locution, and tells the incident imperfectly in His first defect is that to which may be im- many words, which might have been more plainputed most of the evil in books or in men. He ly delivered in few. Narration in dramatic sacrifices virtue to convenience, and is so much poetry is naturally tedious, as it is unanimated more careful to please than to instruct, that he and inactive, and obstructs the progress of the seems to write without any moral purpose. From action; it should therefore always be rapid, and his writings indeed a system of social duty may enlivened by frequent interruption. Shakspeare be selected, for he that thinks reasonably must found it an incumbrance, and instead of lightenthink morally; but his precepts and axioms drop ing it by brevity, endeavoured to recommend it casually from him: he makes no just distribu by dignity and splendour. tion of good or evil, nor is always careful to show His declamations or set speeches are commonin the virtuous, disapprobation of the wicked; he ly cold and weak, for his power was the power carries his persons indifferently through right of nature; when he endeavoured, like other traand wrong, and at the close dismisses them with. gic writers, to catch opportunities of amplificaout further care, and leaves their examples to tion, and instead of inquiring what the occasion operate by chance. This fault the barbarity of demanded, to show how much his stores of knowhis age cannot extenuate; for it is always a wri- ledge could supply, he seldom escapes without ter's duty to make the world better, and justice the pity or resentment of his reader. is a virtue independent on time or place.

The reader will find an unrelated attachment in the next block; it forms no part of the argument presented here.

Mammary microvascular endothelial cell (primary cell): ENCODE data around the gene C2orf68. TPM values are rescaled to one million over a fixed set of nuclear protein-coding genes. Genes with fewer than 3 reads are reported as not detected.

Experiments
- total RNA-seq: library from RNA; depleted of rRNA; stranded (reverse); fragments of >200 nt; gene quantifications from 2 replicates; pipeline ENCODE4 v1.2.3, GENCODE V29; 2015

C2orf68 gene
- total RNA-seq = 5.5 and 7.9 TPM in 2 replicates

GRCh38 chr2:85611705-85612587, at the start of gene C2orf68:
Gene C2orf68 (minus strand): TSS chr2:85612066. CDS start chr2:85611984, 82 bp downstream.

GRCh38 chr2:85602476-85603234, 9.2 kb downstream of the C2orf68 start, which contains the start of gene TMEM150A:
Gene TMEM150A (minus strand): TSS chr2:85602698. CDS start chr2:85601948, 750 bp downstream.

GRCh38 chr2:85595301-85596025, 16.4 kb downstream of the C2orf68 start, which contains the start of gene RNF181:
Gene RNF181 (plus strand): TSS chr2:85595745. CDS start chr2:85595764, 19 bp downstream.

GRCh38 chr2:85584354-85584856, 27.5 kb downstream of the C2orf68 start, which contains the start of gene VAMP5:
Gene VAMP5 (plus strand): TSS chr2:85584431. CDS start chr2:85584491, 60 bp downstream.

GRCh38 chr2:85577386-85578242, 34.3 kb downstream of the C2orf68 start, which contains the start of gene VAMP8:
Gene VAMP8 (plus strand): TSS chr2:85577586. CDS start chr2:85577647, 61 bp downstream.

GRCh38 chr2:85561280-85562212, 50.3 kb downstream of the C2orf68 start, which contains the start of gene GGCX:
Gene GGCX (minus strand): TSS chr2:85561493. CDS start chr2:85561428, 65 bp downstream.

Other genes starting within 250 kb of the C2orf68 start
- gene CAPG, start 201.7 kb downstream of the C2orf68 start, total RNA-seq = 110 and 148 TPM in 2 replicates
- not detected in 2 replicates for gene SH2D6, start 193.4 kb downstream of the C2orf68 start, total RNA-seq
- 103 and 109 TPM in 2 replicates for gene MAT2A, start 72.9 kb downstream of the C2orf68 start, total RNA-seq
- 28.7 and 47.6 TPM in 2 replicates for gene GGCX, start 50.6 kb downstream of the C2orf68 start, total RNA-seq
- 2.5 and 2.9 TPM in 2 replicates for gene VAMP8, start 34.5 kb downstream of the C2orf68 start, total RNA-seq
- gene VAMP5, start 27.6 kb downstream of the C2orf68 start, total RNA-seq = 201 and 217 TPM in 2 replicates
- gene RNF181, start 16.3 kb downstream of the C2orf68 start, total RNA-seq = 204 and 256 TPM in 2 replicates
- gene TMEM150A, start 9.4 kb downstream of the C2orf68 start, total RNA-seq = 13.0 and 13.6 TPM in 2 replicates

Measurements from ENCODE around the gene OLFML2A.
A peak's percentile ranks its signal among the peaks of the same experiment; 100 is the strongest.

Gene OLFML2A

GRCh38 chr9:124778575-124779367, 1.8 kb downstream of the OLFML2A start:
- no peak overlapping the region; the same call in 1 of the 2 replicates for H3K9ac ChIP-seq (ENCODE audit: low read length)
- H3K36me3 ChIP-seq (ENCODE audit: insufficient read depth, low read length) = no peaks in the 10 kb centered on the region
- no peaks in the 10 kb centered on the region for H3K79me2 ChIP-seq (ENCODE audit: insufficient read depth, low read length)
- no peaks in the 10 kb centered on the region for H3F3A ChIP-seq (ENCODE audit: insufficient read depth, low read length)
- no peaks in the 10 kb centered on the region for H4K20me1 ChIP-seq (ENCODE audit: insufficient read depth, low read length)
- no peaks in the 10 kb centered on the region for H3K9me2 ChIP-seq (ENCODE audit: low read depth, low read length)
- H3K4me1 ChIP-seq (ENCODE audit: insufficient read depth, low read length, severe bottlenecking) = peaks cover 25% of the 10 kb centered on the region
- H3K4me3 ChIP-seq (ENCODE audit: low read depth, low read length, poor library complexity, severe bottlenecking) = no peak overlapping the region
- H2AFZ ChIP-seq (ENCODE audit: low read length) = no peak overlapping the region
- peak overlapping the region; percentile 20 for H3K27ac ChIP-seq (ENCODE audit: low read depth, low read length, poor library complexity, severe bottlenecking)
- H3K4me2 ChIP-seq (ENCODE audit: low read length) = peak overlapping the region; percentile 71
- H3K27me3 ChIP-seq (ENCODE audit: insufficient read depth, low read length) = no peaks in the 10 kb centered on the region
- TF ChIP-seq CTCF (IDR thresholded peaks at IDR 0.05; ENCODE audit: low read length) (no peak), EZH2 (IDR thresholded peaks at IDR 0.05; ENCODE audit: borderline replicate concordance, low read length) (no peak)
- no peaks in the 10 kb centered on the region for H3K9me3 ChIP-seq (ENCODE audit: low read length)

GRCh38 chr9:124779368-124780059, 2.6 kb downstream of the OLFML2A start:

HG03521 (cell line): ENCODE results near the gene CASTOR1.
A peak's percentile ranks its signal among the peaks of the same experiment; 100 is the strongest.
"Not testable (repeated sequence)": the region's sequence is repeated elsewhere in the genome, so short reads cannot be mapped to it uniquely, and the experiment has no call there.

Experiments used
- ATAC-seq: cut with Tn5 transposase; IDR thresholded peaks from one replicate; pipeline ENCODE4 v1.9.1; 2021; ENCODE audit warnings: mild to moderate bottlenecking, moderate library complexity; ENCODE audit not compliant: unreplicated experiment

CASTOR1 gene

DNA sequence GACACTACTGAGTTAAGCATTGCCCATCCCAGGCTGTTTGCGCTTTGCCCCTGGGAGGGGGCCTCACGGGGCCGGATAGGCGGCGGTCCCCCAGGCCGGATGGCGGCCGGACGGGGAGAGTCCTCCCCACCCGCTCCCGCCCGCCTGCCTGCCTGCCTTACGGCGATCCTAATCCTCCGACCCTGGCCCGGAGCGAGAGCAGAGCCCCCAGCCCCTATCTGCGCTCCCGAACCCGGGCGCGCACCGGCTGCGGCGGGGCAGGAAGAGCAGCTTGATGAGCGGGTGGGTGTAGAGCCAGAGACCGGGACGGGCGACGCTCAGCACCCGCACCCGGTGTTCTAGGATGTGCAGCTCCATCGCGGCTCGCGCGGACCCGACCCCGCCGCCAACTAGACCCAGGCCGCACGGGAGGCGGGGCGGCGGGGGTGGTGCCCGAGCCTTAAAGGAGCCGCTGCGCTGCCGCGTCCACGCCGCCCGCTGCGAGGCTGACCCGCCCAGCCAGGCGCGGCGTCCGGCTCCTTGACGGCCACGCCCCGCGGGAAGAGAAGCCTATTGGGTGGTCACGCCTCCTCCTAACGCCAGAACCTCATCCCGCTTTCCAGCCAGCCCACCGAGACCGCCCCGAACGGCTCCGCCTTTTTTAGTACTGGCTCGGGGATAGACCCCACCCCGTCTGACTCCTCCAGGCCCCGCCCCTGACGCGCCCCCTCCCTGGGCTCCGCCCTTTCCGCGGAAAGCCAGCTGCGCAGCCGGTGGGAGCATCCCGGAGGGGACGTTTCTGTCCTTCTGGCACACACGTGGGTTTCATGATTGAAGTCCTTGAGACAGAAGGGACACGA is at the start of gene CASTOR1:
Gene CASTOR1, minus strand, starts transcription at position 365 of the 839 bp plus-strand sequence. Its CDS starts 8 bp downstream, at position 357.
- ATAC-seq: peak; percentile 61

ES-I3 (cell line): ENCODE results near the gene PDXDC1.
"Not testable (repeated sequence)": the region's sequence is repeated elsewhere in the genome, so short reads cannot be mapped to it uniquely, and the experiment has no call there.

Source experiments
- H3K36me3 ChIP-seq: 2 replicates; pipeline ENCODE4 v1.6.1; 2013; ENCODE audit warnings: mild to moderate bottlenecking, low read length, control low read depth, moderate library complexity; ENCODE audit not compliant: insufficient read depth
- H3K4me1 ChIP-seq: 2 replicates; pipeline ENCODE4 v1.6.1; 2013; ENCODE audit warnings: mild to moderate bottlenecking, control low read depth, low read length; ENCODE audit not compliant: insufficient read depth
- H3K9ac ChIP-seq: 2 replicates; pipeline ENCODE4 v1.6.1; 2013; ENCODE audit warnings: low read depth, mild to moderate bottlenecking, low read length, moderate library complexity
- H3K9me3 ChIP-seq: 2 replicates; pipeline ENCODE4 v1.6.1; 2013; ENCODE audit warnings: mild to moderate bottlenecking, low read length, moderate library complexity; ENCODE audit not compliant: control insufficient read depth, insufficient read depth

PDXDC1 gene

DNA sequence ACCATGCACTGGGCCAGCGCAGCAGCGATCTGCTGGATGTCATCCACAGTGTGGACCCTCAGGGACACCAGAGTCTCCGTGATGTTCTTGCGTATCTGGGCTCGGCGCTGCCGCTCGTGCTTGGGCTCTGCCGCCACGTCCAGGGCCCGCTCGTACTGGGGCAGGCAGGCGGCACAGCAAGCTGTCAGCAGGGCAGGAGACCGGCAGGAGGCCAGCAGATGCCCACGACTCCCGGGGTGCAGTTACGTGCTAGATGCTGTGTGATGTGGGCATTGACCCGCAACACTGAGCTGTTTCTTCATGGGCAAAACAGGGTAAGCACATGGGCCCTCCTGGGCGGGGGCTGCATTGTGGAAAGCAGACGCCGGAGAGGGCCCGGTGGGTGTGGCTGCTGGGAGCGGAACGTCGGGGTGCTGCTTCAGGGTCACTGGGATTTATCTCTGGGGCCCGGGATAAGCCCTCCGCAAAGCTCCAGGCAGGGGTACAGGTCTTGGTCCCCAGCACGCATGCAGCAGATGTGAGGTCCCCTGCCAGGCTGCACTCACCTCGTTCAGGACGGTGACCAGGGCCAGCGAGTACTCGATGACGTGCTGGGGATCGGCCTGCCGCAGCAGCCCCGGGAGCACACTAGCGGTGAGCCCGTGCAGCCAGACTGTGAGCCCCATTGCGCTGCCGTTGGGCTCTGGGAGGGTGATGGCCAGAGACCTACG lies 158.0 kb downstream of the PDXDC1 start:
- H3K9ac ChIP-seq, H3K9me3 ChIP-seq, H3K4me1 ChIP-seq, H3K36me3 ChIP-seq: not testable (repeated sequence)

It is incident to him to be now and then en. The plots are often so loosely formed, that a tangled with an unwieldy sentiment, which he very slight consideration may improve them, and cannot well express, and will not reject; he Bo carelessly pursued, that he seems not always struggles with it awhile, and if it continues stubfully to comprehend his own design. He omits born, comprises it in words such as occur, and opportunities ef instructing or delighting, which leaves it to be disentangled and evolved by those the train of his story seems to force upon him, who have more leisure to bestow upon it. and apparently rejects those exhibitions which Not that always where the language is intri. would be more affecting, for the sake of those cate, the thought is subtle, or the image always which are more easy.